President Obama made brief mention of his predecessor Tuesday night, but the end of combat operations in Iraq has some wondering whether former President George W. Bush deserves more acclaim for having left in place the framework Mr. Obama is following to wind down the war.
Mr. Bush slinked out of office 18 months ago leaving a bum economy and two wars, including the fight in Iraq, which came to define his two terms in office. But now, some are arguing he is due the lion's share of credit for the fact that combat troops are coming home and leaving an Iraq that is decidedly more stable than just a short time ago.
"This is a time to be grateful for the incredible sacrifices the men and women in the armed forces have made, are making, and will continue to make on our behalf in the struggle against terrorism. But I think we should also be thankful that another president had the determination and the will to carry out the plan that made tonight's announcement possible," Senate Minority Leader Mitch McConnell, Kentucky Republican, said in a speech at the Commerce Lexington Public Policy Luncheon on Tuesday.
He wasn't alone - Republican lawmakers and conservative pundits were using the name "Bush" this week in ways that hadn't been heard in years.
So is Mr. Bush facing the prospect of a re-evaluation?
"Too early to tell," said professor Tom Kelly, one of the directors of Siena College Research Institute's regular survey of U.S. presidents' greatness, who said it will take decades before the dust settles, documents are declassified and historians get a better sense of the decisions made.
The early going wasn't promising for Mr. Bush. The institute's 2010 survey of presidential scholars found the still-tenured Mr. Obama ranked as the 15th best president and Mr. Bush ranked 39th, or fifth worst. Foreign policy, Mr. Kelly said, "was not a strong suit" for Mr. Bush among the academics surveyed.
Voters, though, may be ahead of the scholars in their rethinking.
Public Policy Polling, a Democratic firm, said a survey to be released Wednesday found that more Ohio voters would rather have Mr. Bush in the Oval Office now than Mr. Obama, by a 50 percent to 42 percent margin.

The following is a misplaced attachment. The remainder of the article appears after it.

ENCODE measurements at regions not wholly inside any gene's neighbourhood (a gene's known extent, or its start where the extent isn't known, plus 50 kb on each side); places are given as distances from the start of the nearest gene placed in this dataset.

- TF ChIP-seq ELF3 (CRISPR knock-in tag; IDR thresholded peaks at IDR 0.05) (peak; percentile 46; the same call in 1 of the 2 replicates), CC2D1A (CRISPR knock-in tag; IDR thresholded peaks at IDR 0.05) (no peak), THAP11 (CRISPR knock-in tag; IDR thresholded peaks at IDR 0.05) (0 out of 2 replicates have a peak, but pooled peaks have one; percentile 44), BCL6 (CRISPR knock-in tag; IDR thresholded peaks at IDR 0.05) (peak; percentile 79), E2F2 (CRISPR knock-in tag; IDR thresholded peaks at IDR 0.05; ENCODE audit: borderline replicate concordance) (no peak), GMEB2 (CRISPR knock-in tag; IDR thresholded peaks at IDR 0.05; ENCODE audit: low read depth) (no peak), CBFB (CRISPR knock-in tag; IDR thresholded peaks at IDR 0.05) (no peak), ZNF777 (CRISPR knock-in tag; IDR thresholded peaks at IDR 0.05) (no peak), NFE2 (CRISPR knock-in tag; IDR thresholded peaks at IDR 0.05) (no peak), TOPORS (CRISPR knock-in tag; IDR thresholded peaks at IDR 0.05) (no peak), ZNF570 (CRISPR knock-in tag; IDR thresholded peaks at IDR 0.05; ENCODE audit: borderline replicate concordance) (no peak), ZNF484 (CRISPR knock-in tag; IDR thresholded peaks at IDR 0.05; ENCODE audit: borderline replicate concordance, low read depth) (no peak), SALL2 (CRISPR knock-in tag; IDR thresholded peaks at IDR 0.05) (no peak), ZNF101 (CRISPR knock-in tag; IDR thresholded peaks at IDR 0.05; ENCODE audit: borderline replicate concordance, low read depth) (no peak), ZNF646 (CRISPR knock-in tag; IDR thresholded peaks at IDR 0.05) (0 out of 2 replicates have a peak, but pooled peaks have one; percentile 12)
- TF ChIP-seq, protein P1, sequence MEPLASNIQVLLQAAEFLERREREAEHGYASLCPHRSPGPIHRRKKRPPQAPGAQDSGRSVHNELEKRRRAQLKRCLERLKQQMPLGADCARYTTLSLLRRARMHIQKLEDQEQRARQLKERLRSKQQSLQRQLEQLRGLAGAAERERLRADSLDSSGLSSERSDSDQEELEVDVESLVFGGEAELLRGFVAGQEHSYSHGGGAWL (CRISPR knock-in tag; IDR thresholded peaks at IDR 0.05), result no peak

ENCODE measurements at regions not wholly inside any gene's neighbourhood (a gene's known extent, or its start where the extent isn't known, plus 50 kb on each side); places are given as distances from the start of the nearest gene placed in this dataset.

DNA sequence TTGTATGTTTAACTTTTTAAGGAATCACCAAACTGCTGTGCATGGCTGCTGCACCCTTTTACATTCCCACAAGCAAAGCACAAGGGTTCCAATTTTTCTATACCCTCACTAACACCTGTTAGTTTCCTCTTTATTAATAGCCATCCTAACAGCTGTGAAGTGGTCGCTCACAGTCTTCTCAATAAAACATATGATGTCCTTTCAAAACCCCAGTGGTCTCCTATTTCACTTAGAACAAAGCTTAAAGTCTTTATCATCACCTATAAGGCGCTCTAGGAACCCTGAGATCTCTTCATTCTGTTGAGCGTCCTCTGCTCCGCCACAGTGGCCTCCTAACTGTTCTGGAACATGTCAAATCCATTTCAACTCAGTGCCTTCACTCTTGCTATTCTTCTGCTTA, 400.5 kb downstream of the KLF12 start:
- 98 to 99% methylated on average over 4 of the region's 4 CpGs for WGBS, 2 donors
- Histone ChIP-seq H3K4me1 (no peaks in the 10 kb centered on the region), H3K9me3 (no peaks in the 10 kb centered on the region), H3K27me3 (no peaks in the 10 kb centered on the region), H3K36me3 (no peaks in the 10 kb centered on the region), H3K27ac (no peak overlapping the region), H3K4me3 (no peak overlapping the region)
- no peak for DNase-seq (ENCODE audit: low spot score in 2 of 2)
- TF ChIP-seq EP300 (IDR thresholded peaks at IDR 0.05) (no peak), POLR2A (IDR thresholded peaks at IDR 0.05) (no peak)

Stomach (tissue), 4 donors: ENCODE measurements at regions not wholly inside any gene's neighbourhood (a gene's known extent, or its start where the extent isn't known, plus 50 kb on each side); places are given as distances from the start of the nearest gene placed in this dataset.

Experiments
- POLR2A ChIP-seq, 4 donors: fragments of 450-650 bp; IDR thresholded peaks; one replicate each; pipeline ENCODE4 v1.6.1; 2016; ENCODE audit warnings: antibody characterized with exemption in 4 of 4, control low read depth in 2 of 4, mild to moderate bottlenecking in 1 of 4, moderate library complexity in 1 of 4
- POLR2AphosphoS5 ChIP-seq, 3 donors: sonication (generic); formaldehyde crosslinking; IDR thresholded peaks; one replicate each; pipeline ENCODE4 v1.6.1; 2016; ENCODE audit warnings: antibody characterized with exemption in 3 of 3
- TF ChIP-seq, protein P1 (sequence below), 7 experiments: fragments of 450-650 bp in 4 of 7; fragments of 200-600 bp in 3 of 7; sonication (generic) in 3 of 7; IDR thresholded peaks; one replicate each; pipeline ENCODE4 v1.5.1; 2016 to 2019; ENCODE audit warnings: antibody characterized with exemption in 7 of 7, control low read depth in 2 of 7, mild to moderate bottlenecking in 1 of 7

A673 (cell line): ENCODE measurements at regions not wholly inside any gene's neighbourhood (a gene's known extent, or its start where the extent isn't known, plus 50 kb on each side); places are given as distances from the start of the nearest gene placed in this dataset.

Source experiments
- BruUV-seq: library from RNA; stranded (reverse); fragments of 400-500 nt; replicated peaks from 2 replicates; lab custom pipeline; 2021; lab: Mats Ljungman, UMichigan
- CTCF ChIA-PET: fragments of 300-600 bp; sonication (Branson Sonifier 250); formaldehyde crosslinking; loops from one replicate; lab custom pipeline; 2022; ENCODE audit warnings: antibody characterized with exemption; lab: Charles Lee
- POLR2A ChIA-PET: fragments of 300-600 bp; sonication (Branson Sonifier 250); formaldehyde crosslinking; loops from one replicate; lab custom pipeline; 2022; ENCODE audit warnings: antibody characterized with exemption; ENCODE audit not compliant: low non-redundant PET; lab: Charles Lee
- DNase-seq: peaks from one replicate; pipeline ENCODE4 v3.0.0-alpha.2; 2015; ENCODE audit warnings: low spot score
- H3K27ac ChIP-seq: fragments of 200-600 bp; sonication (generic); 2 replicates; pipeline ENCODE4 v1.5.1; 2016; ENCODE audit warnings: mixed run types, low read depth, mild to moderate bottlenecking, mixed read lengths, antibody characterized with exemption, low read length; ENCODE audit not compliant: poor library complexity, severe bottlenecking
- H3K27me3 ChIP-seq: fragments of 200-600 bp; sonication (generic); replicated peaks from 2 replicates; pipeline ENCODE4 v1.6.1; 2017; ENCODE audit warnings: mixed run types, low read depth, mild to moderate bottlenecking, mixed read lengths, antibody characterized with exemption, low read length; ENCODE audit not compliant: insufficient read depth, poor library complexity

Tom Jensen, the poll's director, said that is a marked shift from January 2009, when Ohio voters by a 51 percent to 33 percent margin predicted that Mr. Obama would be more successful as president than Mr. Bush. Mr. Jensen said some independents have switched, but the key drivers were Republicans, who were pessimistic about Mr. Bush in early 2009 but have rethought their sentiments.
"For Republicans, absence has made the heart grow fonder," he said.
In a nod to Mr. Bush's role, Mr. Obama phoned him from Air Force One on Tuesday to chat for a few minutes. Mr. Bush stuck with the troop surge despite opposition from many in Congress, including Mr. Obama, who was a senator at the time.
John R. Bolton, who was U.S. ambassador to the United Nations from 2005 to 2006, said Mr. Bush's presidency became defined by foreign policy after the Sept. 11 attacks. He said the Iraq policy was characterized by two key moves: the decision to overthrow Saddam Hussein, and the way the administration handled the aftermath.
"I think the surge strategy, beginning in very late '06, '07, as he announced it, was a significant step toward achieving the status of things in Iraq right now, but I don't know that will tell us what Iraq will look like three or four years from now," he said, since the country's fate has passed from the hands of Mr. Bush to Mr. Obama and Iraqi leaders.
He said he fears Mr. Obama might ignore conditions on the ground as he plans for the final withdrawal of all U.S. troops by the end of 2011, and noted that same danger exists in Afghanistan, where Mr. Obama has set a deadline on his own surge.
Brian Katulis, senior fellow at the Center for American Progress, said Mr. Bush does deserve some credit "for shifting towards more pragmatism" at the end of his term. But he added that the main credit should go to Iraqis for the steps they've taken to quell sectarian violence and to try to reach agreements through the political process."
"This war, in and of itself, will still go down in history as one of the biggest errors made in our foreign policy," Mr. Katulis said.
Mr. Obama was careful Tuesday to avoid using words like "victory," and clearly wanted to avoid a repeat of Mr. Bush's infamous 2003 speech under the "Mission Accomplished" banner strung across the USS Abraham Lincoln's tower.
White House aides, talking up the Obama speech beforehand, tried to avoid mentioning Mr. Bush.
In a morning interview with Fox News, press secretary Robert Gibbs was asked repeatedly whether Mr. Obama would credit Mr. Bush, and repeatedly deflected the question, saying only that the troops deserved praise.
White House aides also avoided answering questions about whether Mr. Obama's opposition to the war meant that the world would have been better off with Saddam still in power.
But that led to some rhetorical gymnastics. Mr. Gibbs told NBC on Tuesday that as a candidate in 2007, Mr. Obama said the additional troops would improve security. Republicans, though, dug up comments from Mr. Obama in which he said the exact opposite: "I am not persuaded that 20,000 additional troops in Iraq is going to solve the sectarian violence there. In fact, I think it will do the reverse."
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